1. Starting off, consider how far are you running. Some costumes are doable at 5k or even 10k, but not so much at 13.1 and greater distances. Although some will do it anyways! One gentleman race walked a marathon in a 37lb+ Donkey Costume (Donkey Racer’s Blog Recap), but not everyone can do what he did. Just something to consider when you are planning a costume.
2. Next, don’t forget about the weather and time of year you are running. Is it hot out? Cold? Is it the rainy season? Running in a costume that is too hot can lead to pieces dropping a long the course. The farther you run, the hotter you will get. If it is raining, wet costumes will weigh you down. Especially a full fur costume or cotton fabric will make you feel like you added 25+ pounds to your ensemble that you never planned to run with. Rain also make costumes bleed and chafe worse than I have ever been chafed before.
3. Then consider whether you are running or racing? By all means – you can race in costume and even win. Camille Herron made the Guinness Book of World Records for her 2:48:51 marathon while wearing a Spiderman costume and Kellie Nickerson won the Inaugural Tinker Bell Half Marathon wearing a Tinkerbell costume, but most just like to enjoy running at an enjoyable pace when in costume. If you are racing – you will want to practice ‘racing’ at your race pace in costume. You will want a material that moves with you and is not cumbersome. However, for most, a PR is not in the cards for running in costume. Almost everyone I have ever talked to mentions that running in costume lowered their ability to PR and or even the ability to run even remotely fast.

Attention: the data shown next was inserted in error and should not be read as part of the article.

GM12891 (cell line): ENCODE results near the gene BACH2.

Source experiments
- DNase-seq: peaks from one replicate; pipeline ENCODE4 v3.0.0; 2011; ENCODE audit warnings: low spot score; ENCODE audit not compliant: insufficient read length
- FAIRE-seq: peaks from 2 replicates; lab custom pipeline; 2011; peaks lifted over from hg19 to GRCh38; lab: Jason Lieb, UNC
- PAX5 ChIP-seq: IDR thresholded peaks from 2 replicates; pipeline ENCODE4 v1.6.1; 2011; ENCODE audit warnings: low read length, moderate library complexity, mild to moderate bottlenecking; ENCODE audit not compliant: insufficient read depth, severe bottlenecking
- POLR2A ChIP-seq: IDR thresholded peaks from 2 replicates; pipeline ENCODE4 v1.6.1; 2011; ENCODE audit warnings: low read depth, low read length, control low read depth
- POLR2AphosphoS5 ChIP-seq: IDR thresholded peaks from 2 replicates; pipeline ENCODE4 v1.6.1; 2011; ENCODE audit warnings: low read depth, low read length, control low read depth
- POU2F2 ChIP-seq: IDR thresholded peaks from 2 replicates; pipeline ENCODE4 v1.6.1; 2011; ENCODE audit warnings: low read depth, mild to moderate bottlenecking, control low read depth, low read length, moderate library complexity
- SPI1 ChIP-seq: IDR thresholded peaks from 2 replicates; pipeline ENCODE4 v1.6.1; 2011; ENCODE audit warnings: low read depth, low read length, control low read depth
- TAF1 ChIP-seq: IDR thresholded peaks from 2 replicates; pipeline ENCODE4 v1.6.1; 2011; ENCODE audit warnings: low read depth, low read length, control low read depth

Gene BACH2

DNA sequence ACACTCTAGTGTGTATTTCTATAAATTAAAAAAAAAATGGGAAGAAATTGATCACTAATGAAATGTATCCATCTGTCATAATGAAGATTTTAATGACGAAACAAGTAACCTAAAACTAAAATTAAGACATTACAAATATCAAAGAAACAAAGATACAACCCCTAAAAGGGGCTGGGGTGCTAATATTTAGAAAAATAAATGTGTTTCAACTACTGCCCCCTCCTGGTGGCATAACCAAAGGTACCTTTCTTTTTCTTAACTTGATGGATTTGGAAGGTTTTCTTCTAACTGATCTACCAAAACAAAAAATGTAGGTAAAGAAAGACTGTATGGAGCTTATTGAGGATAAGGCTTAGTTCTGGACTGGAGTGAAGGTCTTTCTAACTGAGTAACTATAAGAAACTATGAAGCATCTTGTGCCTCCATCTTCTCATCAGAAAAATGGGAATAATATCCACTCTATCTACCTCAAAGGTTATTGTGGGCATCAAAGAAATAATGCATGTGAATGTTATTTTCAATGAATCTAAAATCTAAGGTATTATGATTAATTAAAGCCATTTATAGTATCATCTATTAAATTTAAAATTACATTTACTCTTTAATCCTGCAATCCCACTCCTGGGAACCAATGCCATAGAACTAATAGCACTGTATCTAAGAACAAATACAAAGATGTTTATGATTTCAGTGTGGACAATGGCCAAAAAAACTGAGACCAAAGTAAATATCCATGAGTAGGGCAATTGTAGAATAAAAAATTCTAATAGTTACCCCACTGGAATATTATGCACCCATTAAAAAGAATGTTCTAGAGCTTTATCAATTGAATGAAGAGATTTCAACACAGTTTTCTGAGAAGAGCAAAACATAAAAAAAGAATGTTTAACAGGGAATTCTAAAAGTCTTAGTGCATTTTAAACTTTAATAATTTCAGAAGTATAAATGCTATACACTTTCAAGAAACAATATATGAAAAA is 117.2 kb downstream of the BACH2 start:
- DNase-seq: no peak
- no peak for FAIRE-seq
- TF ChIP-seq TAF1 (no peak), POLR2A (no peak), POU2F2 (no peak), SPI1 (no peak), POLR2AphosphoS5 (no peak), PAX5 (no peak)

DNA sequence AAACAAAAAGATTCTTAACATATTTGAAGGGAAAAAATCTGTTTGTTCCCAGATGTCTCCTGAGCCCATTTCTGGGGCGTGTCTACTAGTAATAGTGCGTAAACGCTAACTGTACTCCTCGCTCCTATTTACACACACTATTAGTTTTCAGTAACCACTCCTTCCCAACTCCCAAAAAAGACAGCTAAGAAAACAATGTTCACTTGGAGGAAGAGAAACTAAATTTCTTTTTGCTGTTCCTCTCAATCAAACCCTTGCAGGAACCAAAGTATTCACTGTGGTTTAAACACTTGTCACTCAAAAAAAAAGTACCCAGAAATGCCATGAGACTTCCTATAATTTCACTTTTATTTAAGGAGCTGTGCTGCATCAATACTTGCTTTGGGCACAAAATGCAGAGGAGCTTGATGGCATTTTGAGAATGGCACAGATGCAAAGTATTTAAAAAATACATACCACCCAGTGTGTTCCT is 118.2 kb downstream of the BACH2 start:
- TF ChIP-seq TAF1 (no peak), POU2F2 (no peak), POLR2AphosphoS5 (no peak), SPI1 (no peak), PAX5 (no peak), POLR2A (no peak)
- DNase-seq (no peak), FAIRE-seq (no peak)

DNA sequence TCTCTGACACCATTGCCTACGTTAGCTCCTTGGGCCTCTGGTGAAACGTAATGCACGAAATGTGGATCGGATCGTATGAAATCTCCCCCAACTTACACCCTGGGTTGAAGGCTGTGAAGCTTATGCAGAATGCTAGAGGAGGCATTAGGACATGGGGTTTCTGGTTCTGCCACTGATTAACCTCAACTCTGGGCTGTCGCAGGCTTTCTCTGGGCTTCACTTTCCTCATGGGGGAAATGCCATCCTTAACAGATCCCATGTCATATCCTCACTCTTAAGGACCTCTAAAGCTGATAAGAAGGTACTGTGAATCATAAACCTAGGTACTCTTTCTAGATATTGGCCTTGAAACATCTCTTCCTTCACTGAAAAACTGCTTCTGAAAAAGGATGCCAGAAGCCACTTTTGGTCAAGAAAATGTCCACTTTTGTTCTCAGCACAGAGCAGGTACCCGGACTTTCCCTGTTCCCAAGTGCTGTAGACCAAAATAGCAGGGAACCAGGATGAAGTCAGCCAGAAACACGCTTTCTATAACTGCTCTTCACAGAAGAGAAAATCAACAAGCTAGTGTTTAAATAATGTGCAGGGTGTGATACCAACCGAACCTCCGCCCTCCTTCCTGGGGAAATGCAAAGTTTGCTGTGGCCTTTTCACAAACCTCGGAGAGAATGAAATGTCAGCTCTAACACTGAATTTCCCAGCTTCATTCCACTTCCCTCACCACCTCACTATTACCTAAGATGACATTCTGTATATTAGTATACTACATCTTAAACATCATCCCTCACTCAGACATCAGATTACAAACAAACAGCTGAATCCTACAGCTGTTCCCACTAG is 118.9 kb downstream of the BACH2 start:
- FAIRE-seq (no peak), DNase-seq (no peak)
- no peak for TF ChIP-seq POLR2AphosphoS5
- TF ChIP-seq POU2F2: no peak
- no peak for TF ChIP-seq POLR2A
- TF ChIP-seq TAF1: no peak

4. Think about time. How much time and effort do you have to put into the costume. I have known many a runner with intentions to run in costume, but time slipped away and they did not finish their costume (some never even started). Time can be a factor that leads you to buy a costume instead of making one, and even then you have to ensure you buy it in enough time for it to be to you and tested before race day!
5. How ‘Full’ is the race? Is the race congested with thousands of runners? If so – think about what type of costume will be least annoying to other runners. For example wings. You will do better in a small race than a full one without taking precautions. In a sea of people, you may find your wings are hitting other runners in the face or snagging on others. Think about using kid’s wings instead, smaller and safer, you can pin them to a sport’s bra and have less movement. Think about this for other costume props and pieces that go beyond your body zone and how they may affect other runners. Some costumes are difficult in busier races. You can do it – just be considerate of others.
6. Finally – Think about cost. A costume can be made on the cheap or can be very expensive. How much are you willing to spend to get the costume you want? Also, are you doing an adventure or obstacle Run? People are loving the gimmicky races and fun outrageous costumes, but mud runs and obstacles tend to ruin costumes. Do you want to spend a lot of money on a one time gig?
Did I miss something to suggest or consider before racing in costume? Let us know!